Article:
In at least some situations, Morrison has been held not to affect the analysis regarding extraterritoriality. In Love v. Associated Newspapers, 611 F.3d 601 (9th Cir. 2010), for example, the Ninth Circuit addressed the effect of Morrison on its Lanham Act jurisprudence. The case involved the Beach Boys and the distribution of CDs in Britain. The court employed a three-part test borrowed from the antitrust context to analyze the Lanham Act’s coverage of foreign activities. In a footnote, the court addressed Morrison.
The court differentiated the Lanham Act from the securities laws based on statutory language. The court said that according to Ninth Circuit precedent, “commerce” for Lanham Act purposes is sweepingly defined as all commerce that may lawfully be regulated by Congress. According to the court, the breadth of this language contrasted readily with the language of the securities laws at issue in Morrison. The Lanham Act language did not refer merely to foreign commerce but expressly covered all commerce Congress could regulate. This language represented a clear indication that the statute applied extraterritorially. Therefore, the court saw no reason to revisit its case law regarding the extraterritorial application of the Lanham Act.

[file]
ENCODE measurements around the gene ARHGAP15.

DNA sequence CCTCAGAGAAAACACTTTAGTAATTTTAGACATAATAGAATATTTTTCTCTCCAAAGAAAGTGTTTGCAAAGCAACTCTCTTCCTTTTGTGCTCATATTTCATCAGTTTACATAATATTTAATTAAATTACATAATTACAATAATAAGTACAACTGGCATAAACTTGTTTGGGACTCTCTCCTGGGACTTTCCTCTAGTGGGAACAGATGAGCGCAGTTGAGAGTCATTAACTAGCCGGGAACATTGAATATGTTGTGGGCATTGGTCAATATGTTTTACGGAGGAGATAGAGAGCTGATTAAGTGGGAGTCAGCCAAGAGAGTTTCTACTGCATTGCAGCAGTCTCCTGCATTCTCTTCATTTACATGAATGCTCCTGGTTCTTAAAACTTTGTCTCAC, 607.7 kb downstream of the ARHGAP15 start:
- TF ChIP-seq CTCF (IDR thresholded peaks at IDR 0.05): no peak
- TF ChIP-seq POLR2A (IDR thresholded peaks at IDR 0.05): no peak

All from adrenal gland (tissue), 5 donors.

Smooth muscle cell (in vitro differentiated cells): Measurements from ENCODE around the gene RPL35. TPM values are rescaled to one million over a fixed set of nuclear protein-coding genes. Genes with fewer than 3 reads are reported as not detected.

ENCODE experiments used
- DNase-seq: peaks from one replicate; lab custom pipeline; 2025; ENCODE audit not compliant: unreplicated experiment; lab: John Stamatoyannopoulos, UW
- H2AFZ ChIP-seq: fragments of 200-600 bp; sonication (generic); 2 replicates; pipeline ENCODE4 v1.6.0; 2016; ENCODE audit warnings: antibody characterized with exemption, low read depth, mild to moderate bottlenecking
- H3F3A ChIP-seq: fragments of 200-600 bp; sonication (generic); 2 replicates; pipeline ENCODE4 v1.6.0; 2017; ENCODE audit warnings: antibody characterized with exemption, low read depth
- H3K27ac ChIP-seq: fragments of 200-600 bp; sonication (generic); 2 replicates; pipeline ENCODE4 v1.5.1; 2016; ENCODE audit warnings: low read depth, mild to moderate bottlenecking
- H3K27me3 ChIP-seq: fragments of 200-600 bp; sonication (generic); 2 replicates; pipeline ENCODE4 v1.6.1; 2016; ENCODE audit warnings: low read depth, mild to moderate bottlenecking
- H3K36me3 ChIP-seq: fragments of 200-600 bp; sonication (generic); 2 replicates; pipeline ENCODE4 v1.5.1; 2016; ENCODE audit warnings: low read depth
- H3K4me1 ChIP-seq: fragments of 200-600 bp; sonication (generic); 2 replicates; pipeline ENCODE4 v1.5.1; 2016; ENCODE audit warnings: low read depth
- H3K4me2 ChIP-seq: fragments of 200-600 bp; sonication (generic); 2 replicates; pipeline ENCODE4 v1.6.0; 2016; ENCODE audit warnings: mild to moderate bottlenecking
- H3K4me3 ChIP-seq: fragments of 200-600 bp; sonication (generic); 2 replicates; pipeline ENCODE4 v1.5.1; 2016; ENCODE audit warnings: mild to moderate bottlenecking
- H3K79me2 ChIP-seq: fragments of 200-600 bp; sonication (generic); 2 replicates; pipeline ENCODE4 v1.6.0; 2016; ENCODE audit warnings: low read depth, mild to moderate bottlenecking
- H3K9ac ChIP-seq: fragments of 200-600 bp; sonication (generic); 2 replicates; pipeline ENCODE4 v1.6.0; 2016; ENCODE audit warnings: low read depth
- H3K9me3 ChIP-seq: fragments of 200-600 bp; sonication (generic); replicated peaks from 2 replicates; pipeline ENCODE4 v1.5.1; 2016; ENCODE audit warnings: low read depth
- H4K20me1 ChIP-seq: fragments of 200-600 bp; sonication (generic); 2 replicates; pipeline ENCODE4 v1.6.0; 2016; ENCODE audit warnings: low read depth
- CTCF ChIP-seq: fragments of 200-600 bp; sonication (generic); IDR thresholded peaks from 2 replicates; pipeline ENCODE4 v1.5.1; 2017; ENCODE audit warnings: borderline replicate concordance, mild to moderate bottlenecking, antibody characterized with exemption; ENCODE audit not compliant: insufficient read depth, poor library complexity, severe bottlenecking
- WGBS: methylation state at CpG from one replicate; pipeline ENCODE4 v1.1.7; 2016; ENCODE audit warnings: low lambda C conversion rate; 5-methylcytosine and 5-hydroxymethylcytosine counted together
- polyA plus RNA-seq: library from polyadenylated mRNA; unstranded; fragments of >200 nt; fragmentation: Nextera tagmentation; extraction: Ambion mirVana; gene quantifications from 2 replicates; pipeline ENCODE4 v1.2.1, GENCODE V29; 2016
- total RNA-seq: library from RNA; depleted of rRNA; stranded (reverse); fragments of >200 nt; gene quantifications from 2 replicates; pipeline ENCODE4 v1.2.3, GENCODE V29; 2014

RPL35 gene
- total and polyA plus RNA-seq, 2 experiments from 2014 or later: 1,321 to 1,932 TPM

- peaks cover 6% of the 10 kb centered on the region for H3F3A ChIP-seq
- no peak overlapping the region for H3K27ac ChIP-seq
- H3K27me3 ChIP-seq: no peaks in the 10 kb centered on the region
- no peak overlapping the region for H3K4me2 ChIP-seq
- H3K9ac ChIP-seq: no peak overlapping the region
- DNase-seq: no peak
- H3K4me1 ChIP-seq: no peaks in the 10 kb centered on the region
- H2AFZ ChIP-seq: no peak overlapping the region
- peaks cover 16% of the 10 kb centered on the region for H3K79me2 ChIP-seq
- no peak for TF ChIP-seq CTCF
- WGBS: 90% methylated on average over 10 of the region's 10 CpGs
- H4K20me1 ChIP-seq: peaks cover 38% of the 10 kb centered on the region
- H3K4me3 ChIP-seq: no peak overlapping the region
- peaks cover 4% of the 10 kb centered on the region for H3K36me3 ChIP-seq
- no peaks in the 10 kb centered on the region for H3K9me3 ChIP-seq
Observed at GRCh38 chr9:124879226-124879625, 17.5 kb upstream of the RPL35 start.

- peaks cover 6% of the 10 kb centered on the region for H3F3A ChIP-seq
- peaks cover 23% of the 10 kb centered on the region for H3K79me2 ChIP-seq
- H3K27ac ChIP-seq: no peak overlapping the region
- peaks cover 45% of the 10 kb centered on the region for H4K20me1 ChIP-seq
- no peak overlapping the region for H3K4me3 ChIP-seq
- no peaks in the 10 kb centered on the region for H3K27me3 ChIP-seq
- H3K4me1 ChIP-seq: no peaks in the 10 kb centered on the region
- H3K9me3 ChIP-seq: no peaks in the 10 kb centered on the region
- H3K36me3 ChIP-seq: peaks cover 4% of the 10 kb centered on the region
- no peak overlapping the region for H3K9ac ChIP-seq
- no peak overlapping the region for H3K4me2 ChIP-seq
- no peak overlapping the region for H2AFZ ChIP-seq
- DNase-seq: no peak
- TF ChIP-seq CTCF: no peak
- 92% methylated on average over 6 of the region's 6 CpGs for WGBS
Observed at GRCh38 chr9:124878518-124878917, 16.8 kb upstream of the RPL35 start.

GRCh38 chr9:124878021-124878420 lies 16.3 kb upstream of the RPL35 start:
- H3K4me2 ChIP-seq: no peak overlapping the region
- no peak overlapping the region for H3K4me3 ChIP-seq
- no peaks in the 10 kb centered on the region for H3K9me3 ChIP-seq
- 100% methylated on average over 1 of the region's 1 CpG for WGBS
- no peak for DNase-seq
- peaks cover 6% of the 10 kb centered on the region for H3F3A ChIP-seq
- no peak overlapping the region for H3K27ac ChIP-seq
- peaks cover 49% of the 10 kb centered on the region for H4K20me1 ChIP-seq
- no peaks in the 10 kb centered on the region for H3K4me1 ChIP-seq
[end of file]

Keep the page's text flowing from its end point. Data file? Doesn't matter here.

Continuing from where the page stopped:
State Blue-Sky Laws and Dormant Commerce Clause Analysis
Morrison’s transactional test has also been adopted by at least one court in determining the permissible reach of state blue-sky laws. For example, the court in In re National Century Financial Enterprises, Inc., addressed whether Credit Suisse Securities, LLC, was liable under Ohio’s blue-sky laws for its role in the sale of asset-backed securities issued by National Century Financial Enterprises, Inc. 2010 U.S. Dist. Lexis 131724 (S.D. Oh. Dec. 13, 2010). Credit Suisse argued that the transactions at issue occurred wholly outside of Ohio and that to apply the Ohio statute to it would violate the dormant commerce clause.
The Ohio Securities Act said little about its territorial reach. Prior precedent held that the Ohio statute could be applied to securities transactions between a non-Ohio seller and a non-Ohio buyer, so long as the issuer was from Ohio and the seller had significant contacts with the issuer. The court determined that the Ohio statute applied to the situation before it but then addressed whether that ran afoul of the Dormant Commerce Clause prohibiting states from passing legislation that discriminates against interstate commerce. The court discussed multiple tests that had been used to determine whether a statute was being applied extraterritorially.